Connecticut Governor Wants on Embryonic Stem Cell Research Bandwagon

Bioethics   |   Steven Ertelt   |   Dec 13, 2004   |   9:00AM   |   WASHINGTON, DC

Connecticut Governor Wants on Embryonic Stem Cell Research Bandwagon Email this article
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by Steven Ertelt Editor
December 13, 2004

Hartford, CT ( — Not wanting to be left behind by big states like California, Illinois and Wisconsin, the governor of Connecticut says she wants the insurance capital of the country to be a national leader in another category: embryonic stem cell research.

Governor Jodi Rell says Connecticut should spend millions of dollars of this year’s state budget surplus towards the controversial research.

In an interview with the New Haven Register newspaper, Rell said she wants to use $10 to $20 million of the surplus on stem cell research, even though the deficit for fiscal year 2005-05 is projected to be anywhere from $600 million to $1.3 billion.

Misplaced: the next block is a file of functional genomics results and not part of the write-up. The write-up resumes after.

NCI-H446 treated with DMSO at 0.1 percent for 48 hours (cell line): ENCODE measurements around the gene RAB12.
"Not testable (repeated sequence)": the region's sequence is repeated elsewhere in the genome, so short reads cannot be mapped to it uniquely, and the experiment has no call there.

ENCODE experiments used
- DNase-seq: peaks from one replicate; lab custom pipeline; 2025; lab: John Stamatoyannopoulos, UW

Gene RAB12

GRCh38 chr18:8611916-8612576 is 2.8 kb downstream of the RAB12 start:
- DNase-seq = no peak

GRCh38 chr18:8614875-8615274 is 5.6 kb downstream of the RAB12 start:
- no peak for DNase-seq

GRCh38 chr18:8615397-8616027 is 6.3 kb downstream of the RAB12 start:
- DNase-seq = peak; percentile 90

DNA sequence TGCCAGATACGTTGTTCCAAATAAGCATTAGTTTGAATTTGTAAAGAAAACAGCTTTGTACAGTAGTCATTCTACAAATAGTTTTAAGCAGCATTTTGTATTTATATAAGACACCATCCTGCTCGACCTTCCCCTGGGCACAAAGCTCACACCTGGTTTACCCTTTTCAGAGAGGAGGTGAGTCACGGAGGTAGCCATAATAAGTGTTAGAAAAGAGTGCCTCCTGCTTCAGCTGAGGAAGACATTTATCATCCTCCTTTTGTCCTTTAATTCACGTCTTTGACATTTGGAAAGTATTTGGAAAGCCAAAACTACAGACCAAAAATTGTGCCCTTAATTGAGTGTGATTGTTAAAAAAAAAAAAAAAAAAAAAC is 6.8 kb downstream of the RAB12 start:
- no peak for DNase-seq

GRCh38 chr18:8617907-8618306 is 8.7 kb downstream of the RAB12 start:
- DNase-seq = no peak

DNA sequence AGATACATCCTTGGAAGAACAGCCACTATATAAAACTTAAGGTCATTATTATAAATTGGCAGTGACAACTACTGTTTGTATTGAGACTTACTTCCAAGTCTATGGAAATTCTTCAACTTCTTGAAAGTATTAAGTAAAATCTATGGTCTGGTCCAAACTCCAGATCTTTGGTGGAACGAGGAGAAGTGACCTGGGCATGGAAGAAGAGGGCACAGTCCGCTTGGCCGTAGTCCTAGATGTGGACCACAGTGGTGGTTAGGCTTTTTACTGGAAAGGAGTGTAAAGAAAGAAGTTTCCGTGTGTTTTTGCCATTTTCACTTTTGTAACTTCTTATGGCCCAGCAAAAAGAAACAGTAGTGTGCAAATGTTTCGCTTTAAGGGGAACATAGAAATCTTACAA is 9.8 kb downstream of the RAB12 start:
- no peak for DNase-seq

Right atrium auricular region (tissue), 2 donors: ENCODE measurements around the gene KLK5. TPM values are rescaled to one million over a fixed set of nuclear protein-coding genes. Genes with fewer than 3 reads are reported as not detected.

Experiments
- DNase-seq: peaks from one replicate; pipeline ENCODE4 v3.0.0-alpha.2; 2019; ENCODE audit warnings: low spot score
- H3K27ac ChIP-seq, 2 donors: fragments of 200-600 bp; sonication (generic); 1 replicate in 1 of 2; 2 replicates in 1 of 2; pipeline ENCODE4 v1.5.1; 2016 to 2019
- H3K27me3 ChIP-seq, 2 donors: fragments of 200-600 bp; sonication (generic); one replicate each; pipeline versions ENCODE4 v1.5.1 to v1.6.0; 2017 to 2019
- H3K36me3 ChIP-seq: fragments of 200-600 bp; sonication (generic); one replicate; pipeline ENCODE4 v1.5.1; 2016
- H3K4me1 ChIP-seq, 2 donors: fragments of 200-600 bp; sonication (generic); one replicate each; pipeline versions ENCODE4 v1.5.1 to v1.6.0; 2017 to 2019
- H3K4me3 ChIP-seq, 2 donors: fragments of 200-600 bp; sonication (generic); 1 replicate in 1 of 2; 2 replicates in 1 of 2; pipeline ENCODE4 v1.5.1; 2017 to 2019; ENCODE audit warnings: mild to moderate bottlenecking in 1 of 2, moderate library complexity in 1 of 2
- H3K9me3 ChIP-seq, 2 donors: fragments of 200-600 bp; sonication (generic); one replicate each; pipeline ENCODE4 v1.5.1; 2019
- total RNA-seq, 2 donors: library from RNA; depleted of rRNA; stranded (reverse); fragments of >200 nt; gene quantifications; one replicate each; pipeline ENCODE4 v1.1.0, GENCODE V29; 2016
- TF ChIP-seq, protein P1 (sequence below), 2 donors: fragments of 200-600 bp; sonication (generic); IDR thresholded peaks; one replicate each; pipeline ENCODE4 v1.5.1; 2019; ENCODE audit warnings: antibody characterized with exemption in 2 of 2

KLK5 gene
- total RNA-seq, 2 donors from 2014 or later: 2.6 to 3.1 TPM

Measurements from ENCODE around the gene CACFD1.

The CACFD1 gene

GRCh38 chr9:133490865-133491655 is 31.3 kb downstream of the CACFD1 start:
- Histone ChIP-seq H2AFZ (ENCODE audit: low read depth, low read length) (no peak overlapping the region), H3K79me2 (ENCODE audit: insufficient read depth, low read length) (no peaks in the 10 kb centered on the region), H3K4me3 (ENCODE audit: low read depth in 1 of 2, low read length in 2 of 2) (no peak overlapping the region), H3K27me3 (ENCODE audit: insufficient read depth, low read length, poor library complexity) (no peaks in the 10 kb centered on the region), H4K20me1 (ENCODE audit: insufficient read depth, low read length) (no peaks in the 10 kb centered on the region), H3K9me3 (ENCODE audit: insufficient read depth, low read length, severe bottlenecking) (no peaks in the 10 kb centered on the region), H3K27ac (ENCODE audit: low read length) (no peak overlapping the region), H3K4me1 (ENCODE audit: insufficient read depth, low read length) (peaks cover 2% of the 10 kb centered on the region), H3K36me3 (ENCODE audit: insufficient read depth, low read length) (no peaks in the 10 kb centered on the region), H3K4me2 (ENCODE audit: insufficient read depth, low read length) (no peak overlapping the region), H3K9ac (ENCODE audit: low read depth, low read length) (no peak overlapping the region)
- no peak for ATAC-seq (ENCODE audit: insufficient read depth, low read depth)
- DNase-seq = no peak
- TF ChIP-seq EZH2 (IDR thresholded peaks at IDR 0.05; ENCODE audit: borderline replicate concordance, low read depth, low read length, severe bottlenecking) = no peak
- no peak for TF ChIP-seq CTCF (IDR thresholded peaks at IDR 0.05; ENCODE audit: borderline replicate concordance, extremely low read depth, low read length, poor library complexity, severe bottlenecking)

"I think it would be a prudent use" of funds, Rell told the Register. "With the research universities in Connecticut, I’d like to be able to give them a good boost."

Rell also admitted that Connecticut cannot complete on the same playing field as larger states such as California, where voters recently approved using $6 billion taxpayer dollars to fund the destructive research, or Illinois or Wisconsin, where governors hope to secure $1 billion in tax funding for it.

Catholic officials are expected to oppose the idea, as they opposed previous legislation the state legislature considered.

David Reynolds of the Connecticut Catholic Conference said stem cell research is a wonderful idea but human embryos should not be destroyed to obtain stem cells.

"We are opposed to it as the destruction of human life in its earliest stages," Reynolds told the Bristol Press newspaper.

He said the focus should remain on the use of adult stem cells which have produced treatments for 98 diseases so far by using cells from ethical sources.

Last year, legislation to put the state on record in favor of the research passed in the Senate but died in the state House.

Lt. Gov. Kevin Sullivan has talked about reviving the bill.